This research has stressed the need to recognize and address the unsanitary and dangerous environment in which girls live during each month of their menses. There is a societal stigma surrounding the natural process of menses, even in Western cultures where body shaming and period shaming is common amongst adolescents (Garg et al. 768). In developing countries where the schooling of girls is essentially deemed as wasteful, their struggles to obtain a satisfactory education are magnified when they are menstruating. Schools are not equipped with the proper WASH facilities to permit girls to manage their menses with dignity, nor are they staffed with teaching professionals that are comfortable with discussing the topic (Sommer et al. 3). The probability of girls dropping out of primary- secondary school due to poor sanitation situations also negatively affects economies and the welfare of their future families (Chaaban and Cunningham 4). Additionally, specific cultural beliefs classify menstruating girls as dirty and polluting, making the normalization of menses a challenge. Although menstruation itself is not a process that females can control, girls’ mothers even tend to think it is a shameful time of the month (Garg et al. 768).
Thankfully, for girls in LMICs across the globe, the issues associate with menstrual hygiene management are coming to light. This can be seen with “MHM in Ten,” and the recent involvement of the education sector in menstrual health (Sommer et al. 3). It is crucial to the advancement of girls’ rights and their overall empowerment in society to address an issue that is negatively affecting their potential in the global economy. If we are to break poverty traps, women need to be given the opportunity to make their own choices and prosper through fairness in education and health so they may contribute to their economies (Mehra 140). Additional research should be done on a larger scale to appropriately measure the effects of unsatisfactory MHM on the potential of girls (Phillips-Howard et al. 2). Government entities and NGOs should stress the importance of innovative and sustainable ways to combat the issues associated with MHM that have been expressed here. Training women to make low-cost sanitary products could be an effective way to grow the economy while also promoting good MHM (Crofts and Fisher 16).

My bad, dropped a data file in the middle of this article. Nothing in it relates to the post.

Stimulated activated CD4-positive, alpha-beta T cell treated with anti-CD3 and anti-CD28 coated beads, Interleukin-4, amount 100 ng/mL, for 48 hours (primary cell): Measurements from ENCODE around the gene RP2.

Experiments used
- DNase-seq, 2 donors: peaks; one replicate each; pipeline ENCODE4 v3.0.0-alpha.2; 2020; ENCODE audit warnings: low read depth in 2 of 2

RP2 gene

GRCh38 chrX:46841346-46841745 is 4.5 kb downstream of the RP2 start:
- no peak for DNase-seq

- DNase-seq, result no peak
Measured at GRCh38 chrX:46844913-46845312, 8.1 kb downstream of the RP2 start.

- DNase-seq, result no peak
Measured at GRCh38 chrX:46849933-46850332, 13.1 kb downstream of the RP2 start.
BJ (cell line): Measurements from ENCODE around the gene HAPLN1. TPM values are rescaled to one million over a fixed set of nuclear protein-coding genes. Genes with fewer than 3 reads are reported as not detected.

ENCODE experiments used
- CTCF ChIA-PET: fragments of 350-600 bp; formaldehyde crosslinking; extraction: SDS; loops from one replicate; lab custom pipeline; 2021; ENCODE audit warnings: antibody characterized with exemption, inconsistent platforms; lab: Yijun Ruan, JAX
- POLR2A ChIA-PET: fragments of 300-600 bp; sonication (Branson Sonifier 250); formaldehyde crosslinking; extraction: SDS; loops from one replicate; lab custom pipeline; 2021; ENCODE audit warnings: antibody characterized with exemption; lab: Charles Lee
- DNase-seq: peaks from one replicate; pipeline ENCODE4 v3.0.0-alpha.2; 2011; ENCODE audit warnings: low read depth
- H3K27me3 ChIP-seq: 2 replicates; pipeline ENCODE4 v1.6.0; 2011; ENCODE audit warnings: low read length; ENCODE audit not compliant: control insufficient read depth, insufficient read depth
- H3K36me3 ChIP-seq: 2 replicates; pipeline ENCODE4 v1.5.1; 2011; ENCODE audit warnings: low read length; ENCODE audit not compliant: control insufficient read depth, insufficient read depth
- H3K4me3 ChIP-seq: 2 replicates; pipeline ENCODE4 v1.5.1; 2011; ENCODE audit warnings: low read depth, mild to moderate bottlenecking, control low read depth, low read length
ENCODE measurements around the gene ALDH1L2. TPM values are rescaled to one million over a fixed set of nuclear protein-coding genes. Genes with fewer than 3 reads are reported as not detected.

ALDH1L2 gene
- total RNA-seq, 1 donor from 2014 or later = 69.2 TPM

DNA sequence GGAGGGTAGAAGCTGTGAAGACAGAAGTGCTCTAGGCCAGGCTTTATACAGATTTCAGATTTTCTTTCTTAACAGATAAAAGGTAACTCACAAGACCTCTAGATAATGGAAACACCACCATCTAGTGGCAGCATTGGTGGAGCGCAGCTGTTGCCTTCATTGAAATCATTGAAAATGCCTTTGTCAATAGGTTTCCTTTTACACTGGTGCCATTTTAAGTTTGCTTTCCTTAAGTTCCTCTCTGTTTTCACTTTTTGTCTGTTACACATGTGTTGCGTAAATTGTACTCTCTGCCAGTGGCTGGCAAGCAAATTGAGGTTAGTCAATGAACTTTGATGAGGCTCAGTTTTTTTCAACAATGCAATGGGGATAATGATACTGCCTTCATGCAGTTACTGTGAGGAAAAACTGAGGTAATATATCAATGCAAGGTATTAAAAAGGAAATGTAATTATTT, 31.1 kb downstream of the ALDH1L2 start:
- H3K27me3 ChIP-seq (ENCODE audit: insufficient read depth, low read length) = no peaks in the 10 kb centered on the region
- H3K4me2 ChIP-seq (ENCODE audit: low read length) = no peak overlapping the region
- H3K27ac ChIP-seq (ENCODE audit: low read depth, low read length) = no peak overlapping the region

The education of young girls has been overlooked for too long around the world. While the Millennium Development Goals of 2000 and the Sustainable Development Goals of 2015 focus on the empowerment of girls, they do not specifically mention the struggles that menstruating schoolgirls face (“Girls” 3). If the international community plans to properly address the potential of young girls, then the conversation about periods can no longer be a hushed one.